The role of ‘Play Touch Rugby League’ and self-paced interval running for improving men’s health
AbstractOver recent years, the use of team sports for health promotion has become a topical area of interest. Previous research has investigated the impact of small-sided games (SSGs) on cardiovascular, metabolic and musculoskeletal fitness, body composition, chronic systemic inflammation, enjoyment, social capital and adherence. However, research has primarily focused on inactive and/or diseased populations using interventions ranging from 8- to 40-weeks. With ‘time’ often being perceived as a ‘barrier’ to sports participation, prolonged interventions, like those typically used, might not appropriate to promote public health. Therefore, the aim of this study was to assess the impact of 4-weeks of Play Touch Rugby League (PTRL) and self-paced interval running (RUN) on several health markers within an active population. Sixteen men were recruited into a PTRL (n = 8) or RUN (n = 8) group and completed four consecutive weeks of PTRL or RUN. Health markers (resting heart rate (RHR), systolic (SBP) and diastolic (DBP) blood pressure, body mass, fat mass (FM), percentage body fat (%BF), fat free mass (FFM), waist circumference (WC), hip circumference (HC), waist-to-hip ration (WHR), body mass index (BMI), stress and inflammatory markers) were measured before and after the intervention period. During each session, participants wore a global positioning system (GPS) and heart rate monitor to record the internal and external demands of each session. The external demands varied between interventions, with the RUN group covering a larger total, low intensity and moderate intensity distance at a higher average velocity compared to the PTRL group. In contrast, the PTRL covered more high intensity distance and achieved a greater maximum velocity. After 4-weeks of PTRL and RUN, RHR, SBP and FM were likely lower. In contrast, only the PTRL group reported a lower %BF and higher FFM after 4-weeks. WC and HC were possibly lower after the RUN intervention but were likely and possibly higher at the PTRL intervention. Changes in C-reactive protein (CRP) were unclear after 4-weeks of RUN and PTRL, but interleukin-6 (IL-6) concentration was very likely lower in the PTRL group. Between groups differences for positive well-being, psychological distress and fatigue were unclear, but session RPE (sRPE) was likely lower during the PTRL intervention. In conclusion, 4-weeks of PTRL or RUN performed once per week, in addition to habitual physical activity, was sufficient to improve several markers of health in an active male population.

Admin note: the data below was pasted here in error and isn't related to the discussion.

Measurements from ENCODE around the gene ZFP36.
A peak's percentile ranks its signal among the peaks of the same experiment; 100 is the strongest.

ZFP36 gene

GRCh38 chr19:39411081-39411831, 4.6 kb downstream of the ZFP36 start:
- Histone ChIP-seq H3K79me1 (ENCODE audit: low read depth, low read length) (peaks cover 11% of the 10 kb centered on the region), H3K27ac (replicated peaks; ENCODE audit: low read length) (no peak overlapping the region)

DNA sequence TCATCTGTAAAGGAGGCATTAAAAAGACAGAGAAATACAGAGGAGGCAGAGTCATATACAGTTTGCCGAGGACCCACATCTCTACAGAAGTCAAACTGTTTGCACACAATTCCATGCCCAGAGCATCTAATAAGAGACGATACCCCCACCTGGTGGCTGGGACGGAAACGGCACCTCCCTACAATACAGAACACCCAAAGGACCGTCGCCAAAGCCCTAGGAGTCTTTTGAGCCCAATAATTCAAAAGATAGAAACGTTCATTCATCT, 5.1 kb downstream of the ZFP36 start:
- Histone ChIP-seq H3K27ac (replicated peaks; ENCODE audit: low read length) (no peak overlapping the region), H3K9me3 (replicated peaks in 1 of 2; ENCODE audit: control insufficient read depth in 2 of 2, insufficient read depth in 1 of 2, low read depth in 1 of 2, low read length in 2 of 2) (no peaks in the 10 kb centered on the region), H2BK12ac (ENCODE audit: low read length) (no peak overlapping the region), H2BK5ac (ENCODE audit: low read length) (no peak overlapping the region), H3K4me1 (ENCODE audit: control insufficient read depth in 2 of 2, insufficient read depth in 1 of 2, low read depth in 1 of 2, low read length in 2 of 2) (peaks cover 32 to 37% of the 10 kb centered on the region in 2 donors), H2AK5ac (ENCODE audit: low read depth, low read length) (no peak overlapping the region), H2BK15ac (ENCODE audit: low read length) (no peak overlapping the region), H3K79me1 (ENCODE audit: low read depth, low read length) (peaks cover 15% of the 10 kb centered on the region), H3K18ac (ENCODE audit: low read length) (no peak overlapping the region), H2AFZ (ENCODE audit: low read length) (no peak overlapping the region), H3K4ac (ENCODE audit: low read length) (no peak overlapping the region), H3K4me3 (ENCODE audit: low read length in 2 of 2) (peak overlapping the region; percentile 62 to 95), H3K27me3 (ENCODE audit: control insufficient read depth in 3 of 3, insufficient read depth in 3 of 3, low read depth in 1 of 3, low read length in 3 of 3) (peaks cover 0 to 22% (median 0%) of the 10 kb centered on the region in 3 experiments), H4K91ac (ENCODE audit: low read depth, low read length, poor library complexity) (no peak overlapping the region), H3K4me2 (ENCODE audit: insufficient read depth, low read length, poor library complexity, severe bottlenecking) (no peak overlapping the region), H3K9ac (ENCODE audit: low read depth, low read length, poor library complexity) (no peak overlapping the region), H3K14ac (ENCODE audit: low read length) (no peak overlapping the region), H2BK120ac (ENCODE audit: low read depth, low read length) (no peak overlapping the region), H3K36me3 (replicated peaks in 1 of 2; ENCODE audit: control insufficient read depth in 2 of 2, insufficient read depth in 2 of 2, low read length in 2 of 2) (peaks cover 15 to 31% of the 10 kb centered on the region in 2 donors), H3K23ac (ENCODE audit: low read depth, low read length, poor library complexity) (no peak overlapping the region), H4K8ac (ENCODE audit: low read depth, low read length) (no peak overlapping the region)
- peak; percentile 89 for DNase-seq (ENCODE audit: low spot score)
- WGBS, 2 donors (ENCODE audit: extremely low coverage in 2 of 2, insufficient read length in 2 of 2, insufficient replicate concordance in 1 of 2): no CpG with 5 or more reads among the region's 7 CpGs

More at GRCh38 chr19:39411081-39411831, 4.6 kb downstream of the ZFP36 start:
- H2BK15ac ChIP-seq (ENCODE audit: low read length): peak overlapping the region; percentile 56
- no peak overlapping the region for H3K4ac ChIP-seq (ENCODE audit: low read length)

CitationDobbin, N. (2015). The role of ‘Play Touch Rugby League’ and self-paced interval running for improving men’s health. (Master's thesis). University of Chester, United Kingdom.
PublisherUniversity of Chester
TypeThesis or dissertation
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